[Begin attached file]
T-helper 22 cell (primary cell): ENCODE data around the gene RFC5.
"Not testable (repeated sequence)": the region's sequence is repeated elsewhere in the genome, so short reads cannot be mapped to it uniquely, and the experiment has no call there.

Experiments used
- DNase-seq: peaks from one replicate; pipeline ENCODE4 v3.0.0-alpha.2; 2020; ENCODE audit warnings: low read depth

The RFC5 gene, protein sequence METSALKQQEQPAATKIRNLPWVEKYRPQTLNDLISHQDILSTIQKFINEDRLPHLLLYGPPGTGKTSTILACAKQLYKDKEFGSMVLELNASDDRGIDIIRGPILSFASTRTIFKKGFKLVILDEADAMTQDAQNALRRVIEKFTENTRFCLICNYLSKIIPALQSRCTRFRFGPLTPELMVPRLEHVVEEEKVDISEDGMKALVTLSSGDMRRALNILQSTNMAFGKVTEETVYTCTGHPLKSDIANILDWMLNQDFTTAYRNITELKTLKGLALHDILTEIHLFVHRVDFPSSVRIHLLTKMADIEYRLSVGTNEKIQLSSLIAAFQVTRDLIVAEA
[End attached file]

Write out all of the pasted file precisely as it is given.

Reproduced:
T-helper 22 cell (primary cell): ENCODE data around the gene RFC5.
"Not testable (repeated sequence)": the region's sequence is repeated elsewhere in the genome, so short reads cannot be mapped to it uniquely, and the experiment has no call there.

Experiments used
- DNase-seq: peaks from one replicate; pipeline ENCODE4 v3.0.0-alpha.2; 2020; ENCODE audit warnings: low read depth

The RFC5 gene, protein sequence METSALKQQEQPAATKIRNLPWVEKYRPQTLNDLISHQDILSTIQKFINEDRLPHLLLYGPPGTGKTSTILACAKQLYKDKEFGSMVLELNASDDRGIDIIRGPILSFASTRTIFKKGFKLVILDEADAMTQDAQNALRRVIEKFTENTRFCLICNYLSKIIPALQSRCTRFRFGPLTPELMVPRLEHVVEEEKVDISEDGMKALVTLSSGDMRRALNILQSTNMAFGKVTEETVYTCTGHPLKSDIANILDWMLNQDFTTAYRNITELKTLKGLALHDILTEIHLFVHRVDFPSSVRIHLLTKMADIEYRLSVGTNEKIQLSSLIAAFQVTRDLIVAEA